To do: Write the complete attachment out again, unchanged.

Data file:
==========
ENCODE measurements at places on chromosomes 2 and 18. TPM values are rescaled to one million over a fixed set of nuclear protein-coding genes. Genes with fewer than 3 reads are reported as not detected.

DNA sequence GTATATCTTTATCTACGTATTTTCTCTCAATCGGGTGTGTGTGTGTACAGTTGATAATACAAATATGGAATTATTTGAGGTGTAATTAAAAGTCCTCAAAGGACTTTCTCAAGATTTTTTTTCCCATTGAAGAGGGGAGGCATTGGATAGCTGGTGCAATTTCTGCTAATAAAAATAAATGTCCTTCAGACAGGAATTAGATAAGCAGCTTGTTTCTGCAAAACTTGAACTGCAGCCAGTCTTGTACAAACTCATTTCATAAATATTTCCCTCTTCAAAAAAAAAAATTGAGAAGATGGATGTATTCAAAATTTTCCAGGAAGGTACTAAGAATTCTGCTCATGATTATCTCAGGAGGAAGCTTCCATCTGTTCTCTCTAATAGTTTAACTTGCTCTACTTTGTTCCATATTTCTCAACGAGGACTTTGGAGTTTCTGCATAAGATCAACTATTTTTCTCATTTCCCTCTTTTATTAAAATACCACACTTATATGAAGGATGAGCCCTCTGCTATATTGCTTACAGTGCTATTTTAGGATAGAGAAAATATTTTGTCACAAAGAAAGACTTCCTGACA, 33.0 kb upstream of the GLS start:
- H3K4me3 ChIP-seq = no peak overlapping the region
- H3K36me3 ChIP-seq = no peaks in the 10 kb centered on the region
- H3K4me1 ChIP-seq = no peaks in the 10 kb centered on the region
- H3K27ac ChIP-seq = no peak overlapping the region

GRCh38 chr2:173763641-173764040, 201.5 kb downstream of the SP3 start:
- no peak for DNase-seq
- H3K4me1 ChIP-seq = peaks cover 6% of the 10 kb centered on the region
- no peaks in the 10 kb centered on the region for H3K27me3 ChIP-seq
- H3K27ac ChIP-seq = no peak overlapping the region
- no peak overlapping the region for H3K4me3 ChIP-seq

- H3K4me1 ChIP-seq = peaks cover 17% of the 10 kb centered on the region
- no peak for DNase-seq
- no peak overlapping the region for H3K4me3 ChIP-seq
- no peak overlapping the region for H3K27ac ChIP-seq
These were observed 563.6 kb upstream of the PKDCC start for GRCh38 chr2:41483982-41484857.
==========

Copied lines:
ENCODE measurements at places on chromosomes 2 and 18. TPM values are rescaled to one million over a fixed set of nuclear protein-coding genes. Genes with fewer than 3 reads are reported as not detected.

DNA sequence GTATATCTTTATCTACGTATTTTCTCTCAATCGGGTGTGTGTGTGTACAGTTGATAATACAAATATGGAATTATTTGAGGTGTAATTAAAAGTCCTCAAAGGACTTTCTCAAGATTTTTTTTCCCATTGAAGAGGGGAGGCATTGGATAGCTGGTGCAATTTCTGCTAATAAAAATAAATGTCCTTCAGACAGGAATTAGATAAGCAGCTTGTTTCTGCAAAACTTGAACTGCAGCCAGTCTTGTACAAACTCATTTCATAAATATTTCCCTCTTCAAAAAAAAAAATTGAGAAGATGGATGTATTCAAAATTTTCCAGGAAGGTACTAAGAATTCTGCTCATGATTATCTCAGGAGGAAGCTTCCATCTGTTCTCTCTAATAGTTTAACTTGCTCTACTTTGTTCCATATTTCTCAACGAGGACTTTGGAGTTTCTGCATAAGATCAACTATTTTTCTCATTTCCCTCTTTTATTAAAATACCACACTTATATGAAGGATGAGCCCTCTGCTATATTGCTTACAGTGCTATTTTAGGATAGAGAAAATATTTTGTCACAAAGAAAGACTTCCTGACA, 33.0 kb upstream of the GLS start:
- H3K4me3 ChIP-seq = no peak overlapping the region
- H3K36me3 ChIP-seq = no peaks in the 10 kb centered on the region
- H3K4me1 ChIP-seq = no peaks in the 10 kb centered on the region
- H3K27ac ChIP-seq = no peak overlapping the region

GRCh38 chr2:173763641-173764040, 201.5 kb downstream of the SP3 start:
- no peak for DNase-seq
- H3K4me1 ChIP-seq = peaks cover 6% of the 10 kb centered on the region
- no peaks in the 10 kb centered on the region for H3K27me3 ChIP-seq
- H3K27ac ChIP-seq = no peak overlapping the region
- no peak overlapping the region for H3K4me3 ChIP-seq

- H3K4me1 ChIP-seq = peaks cover 17% of the 10 kb centered on the region
- no peak for DNase-seq
- no peak overlapping the region for H3K4me3 ChIP-seq
- no peak overlapping the region for H3K27ac ChIP-seq
These were observed 563.6 kb upstream of the PKDCC start for GRCh38 chr2:41483982-41484857.